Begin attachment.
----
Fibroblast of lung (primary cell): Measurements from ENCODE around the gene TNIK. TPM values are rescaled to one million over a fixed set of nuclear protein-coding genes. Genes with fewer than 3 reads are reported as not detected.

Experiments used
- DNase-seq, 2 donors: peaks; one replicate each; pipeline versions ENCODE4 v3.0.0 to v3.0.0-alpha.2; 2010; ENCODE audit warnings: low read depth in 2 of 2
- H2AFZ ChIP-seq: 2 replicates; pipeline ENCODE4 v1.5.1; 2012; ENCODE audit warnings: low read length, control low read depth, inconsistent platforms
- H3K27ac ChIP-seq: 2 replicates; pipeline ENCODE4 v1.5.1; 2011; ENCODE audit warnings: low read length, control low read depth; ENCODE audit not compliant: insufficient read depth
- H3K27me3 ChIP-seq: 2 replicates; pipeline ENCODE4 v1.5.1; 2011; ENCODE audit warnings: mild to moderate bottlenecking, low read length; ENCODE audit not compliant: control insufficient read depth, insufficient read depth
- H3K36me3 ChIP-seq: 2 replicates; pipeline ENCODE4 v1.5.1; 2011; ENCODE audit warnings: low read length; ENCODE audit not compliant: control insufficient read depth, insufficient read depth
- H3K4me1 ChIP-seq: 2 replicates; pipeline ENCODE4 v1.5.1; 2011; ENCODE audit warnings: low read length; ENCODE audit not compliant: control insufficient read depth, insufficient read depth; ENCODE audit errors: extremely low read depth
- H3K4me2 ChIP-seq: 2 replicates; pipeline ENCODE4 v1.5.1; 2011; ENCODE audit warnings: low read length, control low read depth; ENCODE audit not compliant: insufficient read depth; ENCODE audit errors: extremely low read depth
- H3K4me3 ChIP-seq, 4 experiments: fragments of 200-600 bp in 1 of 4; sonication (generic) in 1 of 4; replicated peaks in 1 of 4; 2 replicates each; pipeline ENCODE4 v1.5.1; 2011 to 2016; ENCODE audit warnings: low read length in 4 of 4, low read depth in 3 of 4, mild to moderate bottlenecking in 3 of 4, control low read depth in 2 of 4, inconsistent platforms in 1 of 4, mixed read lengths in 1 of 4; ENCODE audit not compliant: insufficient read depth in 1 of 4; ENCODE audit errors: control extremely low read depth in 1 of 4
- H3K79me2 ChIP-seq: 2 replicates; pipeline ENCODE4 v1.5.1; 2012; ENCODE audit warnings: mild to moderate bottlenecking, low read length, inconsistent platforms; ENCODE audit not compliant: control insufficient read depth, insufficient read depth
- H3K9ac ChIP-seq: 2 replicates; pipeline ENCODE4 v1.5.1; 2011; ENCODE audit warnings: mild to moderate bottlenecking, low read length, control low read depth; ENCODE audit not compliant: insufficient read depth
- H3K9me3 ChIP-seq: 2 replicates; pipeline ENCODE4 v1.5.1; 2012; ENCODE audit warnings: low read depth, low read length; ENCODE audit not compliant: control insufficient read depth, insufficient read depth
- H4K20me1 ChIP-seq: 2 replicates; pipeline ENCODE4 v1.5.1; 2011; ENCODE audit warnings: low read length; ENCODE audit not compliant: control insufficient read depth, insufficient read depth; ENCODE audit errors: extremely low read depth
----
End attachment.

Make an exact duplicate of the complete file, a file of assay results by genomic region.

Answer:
Fibroblast of lung (primary cell): Measurements from ENCODE around the gene TNIK. TPM values are rescaled to one million over a fixed set of nuclear protein-coding genes. Genes with fewer than 3 reads are reported as not detected.

Experiments used
- DNase-seq, 2 donors: peaks; one replicate each; pipeline versions ENCODE4 v3.0.0 to v3.0.0-alpha.2; 2010; ENCODE audit warnings: low read depth in 2 of 2
- H2AFZ ChIP-seq: 2 replicates; pipeline ENCODE4 v1.5.1; 2012; ENCODE audit warnings: low read length, control low read depth, inconsistent platforms
- H3K27ac ChIP-seq: 2 replicates; pipeline ENCODE4 v1.5.1; 2011; ENCODE audit warnings: low read length, control low read depth; ENCODE audit not compliant: insufficient read depth
- H3K27me3 ChIP-seq: 2 replicates; pipeline ENCODE4 v1.5.1; 2011; ENCODE audit warnings: mild to moderate bottlenecking, low read length; ENCODE audit not compliant: control insufficient read depth, insufficient read depth
- H3K36me3 ChIP-seq: 2 replicates; pipeline ENCODE4 v1.5.1; 2011; ENCODE audit warnings: low read length; ENCODE audit not compliant: control insufficient read depth, insufficient read depth
- H3K4me1 ChIP-seq: 2 replicates; pipeline ENCODE4 v1.5.1; 2011; ENCODE audit warnings: low read length; ENCODE audit not compliant: control insufficient read depth, insufficient read depth; ENCODE audit errors: extremely low read depth
- H3K4me2 ChIP-seq: 2 replicates; pipeline ENCODE4 v1.5.1; 2011; ENCODE audit warnings: low read length, control low read depth; ENCODE audit not compliant: insufficient read depth; ENCODE audit errors: extremely low read depth
- H3K4me3 ChIP-seq, 4 experiments: fragments of 200-600 bp in 1 of 4; sonication (generic) in 1 of 4; replicated peaks in 1 of 4; 2 replicates each; pipeline ENCODE4 v1.5.1; 2011 to 2016; ENCODE audit warnings: low read length in 4 of 4, low read depth in 3 of 4, mild to moderate bottlenecking in 3 of 4, control low read depth in 2 of 4, inconsistent platforms in 1 of 4, mixed read lengths in 1 of 4; ENCODE audit not compliant: insufficient read depth in 1 of 4; ENCODE audit errors: control extremely low read depth in 1 of 4
- H3K79me2 ChIP-seq: 2 replicates; pipeline ENCODE4 v1.5.1; 2012; ENCODE audit warnings: mild to moderate bottlenecking, low read length, inconsistent platforms; ENCODE audit not compliant: control insufficient read depth, insufficient read depth
- H3K9ac ChIP-seq: 2 replicates; pipeline ENCODE4 v1.5.1; 2011; ENCODE audit warnings: mild to moderate bottlenecking, low read length, control low read depth; ENCODE audit not compliant: insufficient read depth
- H3K9me3 ChIP-seq: 2 replicates; pipeline ENCODE4 v1.5.1; 2012; ENCODE audit warnings: low read depth, low read length; ENCODE audit not compliant: control insufficient read depth, insufficient read depth
- H4K20me1 ChIP-seq: 2 replicates; pipeline ENCODE4 v1.5.1; 2011; ENCODE audit warnings: low read length; ENCODE audit not compliant: control insufficient read depth, insufficient read depth; ENCODE audit errors: extremely low read depth